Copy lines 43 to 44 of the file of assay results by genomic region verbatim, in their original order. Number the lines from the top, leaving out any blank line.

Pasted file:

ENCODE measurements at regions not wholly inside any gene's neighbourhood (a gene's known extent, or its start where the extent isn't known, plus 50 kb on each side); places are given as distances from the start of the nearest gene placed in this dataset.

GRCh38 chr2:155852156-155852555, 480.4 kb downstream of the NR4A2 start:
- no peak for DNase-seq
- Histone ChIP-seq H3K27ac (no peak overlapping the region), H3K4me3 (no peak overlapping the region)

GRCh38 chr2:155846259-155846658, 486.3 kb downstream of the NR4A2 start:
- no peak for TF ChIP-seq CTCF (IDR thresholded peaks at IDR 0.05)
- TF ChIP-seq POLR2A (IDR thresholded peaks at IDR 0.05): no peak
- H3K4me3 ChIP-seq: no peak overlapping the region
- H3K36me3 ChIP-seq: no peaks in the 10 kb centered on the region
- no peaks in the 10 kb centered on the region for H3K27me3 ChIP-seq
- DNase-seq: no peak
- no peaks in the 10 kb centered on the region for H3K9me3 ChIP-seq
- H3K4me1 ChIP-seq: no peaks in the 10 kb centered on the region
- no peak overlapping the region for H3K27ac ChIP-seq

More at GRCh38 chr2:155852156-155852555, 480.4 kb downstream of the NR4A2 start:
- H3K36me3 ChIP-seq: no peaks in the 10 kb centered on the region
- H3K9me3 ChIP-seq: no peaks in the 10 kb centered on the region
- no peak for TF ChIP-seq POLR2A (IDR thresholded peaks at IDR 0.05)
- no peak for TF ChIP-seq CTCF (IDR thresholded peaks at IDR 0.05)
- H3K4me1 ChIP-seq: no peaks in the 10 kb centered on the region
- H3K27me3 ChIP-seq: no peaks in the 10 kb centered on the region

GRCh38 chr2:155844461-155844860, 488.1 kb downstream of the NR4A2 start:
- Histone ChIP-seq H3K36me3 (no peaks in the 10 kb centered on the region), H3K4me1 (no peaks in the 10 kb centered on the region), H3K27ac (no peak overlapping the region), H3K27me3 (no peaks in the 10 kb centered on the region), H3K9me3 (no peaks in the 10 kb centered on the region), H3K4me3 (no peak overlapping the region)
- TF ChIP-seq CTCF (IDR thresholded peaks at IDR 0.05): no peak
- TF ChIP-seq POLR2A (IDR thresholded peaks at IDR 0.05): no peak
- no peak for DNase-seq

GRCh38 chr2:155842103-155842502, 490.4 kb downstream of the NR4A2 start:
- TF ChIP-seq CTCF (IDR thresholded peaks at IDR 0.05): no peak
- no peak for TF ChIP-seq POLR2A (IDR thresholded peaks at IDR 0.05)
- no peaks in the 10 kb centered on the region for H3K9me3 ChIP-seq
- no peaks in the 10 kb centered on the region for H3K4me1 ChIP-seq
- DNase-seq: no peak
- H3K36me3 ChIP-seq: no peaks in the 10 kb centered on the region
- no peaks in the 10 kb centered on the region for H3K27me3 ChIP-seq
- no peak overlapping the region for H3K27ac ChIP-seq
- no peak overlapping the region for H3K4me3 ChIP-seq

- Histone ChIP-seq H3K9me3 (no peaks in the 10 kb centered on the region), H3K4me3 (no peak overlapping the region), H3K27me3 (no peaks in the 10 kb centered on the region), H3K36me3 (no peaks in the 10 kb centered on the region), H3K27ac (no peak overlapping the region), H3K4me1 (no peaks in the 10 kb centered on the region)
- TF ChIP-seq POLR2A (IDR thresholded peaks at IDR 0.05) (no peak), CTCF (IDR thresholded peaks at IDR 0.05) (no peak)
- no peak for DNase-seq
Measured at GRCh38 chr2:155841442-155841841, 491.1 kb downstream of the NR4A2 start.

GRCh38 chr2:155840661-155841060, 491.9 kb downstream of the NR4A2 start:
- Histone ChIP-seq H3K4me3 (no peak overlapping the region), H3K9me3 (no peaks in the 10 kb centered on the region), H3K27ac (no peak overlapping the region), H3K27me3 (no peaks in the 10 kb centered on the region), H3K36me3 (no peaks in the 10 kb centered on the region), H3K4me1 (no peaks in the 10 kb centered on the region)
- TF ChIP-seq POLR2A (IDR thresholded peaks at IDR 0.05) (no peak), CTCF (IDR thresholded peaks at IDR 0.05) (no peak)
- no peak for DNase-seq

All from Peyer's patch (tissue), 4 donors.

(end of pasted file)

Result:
- TF ChIP-seq POLR2A (IDR thresholded peaks at IDR 0.05) (no peak), CTCF (IDR thresholded peaks at IDR 0.05) (no peak)
- no peak for DNase-seq